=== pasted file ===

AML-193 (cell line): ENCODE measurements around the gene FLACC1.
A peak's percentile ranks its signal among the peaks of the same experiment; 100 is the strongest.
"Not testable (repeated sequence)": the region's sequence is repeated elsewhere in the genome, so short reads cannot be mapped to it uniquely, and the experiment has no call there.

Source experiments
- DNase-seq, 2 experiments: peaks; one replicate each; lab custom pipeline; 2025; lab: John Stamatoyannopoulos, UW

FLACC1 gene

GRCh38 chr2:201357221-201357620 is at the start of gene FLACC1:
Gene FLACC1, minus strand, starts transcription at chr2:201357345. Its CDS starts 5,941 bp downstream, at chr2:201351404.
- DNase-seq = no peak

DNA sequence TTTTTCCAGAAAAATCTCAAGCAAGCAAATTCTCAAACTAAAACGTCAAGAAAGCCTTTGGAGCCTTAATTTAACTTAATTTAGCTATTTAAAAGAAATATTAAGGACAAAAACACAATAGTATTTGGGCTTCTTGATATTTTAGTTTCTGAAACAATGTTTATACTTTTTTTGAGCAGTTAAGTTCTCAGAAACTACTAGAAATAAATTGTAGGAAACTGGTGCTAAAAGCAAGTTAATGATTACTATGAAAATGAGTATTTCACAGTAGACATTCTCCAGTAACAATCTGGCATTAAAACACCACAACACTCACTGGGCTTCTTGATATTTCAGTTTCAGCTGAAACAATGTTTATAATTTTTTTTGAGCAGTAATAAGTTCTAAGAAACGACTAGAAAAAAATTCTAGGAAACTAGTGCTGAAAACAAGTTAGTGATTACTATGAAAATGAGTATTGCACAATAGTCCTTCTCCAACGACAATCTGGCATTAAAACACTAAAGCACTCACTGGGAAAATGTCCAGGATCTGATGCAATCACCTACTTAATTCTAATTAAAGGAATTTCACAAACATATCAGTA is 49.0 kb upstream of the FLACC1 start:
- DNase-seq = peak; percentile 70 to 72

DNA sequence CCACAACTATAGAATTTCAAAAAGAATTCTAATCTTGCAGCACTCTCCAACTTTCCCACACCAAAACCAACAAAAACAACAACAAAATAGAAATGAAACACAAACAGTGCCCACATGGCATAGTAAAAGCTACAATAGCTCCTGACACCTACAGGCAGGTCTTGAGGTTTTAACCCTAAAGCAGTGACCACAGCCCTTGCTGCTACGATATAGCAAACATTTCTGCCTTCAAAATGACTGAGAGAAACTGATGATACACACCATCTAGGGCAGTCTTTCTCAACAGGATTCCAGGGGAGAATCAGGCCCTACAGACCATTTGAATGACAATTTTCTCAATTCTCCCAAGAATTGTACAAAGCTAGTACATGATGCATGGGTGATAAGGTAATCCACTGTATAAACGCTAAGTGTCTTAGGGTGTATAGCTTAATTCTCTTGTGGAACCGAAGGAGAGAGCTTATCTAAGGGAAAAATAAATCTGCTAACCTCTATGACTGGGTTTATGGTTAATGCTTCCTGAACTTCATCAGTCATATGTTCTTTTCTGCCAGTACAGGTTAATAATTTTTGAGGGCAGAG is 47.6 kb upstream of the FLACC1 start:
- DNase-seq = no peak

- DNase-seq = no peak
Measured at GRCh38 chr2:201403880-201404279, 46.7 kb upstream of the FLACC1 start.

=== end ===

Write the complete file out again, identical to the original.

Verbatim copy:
AML-193 (cell line): ENCODE measurements around the gene FLACC1.
A peak's percentile ranks its signal among the peaks of the same experiment; 100 is the strongest.
"Not testable (repeated sequence)": the region's sequence is repeated elsewhere in the genome, so short reads cannot be mapped to it uniquely, and the experiment has no call there.

Source experiments
- DNase-seq, 2 experiments: peaks; one replicate each; lab custom pipeline; 2025; lab: John Stamatoyannopoulos, UW

FLACC1 gene

GRCh38 chr2:201357221-201357620 is at the start of gene FLACC1:
Gene FLACC1, minus strand, starts transcription at chr2:201357345. Its CDS starts 5,941 bp downstream, at chr2:201351404.
- DNase-seq = no peak

DNA sequence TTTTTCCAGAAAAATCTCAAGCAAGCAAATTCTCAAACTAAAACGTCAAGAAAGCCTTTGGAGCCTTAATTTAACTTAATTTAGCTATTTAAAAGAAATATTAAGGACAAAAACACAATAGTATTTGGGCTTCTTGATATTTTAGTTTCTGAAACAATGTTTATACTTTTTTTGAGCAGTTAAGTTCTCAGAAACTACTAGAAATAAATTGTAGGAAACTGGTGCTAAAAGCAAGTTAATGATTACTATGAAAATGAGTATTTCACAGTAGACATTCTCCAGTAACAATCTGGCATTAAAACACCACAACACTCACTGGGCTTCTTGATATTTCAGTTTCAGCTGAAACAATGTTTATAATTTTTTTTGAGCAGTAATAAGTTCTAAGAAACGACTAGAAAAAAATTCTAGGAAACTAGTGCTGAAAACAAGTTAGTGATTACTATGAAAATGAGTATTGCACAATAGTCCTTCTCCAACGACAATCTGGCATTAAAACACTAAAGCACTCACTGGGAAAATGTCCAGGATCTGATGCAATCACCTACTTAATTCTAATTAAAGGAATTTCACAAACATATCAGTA is 49.0 kb upstream of the FLACC1 start:
- DNase-seq = peak; percentile 70 to 72

DNA sequence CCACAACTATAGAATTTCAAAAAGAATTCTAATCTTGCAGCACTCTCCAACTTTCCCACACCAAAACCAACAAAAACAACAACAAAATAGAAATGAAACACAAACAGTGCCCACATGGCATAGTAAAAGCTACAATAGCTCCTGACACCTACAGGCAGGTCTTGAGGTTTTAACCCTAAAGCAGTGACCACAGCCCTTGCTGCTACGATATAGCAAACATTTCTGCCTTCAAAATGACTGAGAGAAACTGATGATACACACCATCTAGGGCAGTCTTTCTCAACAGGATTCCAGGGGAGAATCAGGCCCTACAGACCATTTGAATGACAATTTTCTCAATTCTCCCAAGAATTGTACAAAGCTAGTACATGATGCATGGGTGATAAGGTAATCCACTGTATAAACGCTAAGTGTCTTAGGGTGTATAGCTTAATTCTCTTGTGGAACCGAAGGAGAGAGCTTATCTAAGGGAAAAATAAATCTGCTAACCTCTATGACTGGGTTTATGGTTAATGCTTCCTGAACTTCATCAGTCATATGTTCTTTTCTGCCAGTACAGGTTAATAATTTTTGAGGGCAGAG is 47.6 kb upstream of the FLACC1 start:
- DNase-seq = no peak

- DNase-seq = no peak
Measured at GRCh38 chr2:201403880-201404279, 46.7 kb upstream of the FLACC1 start.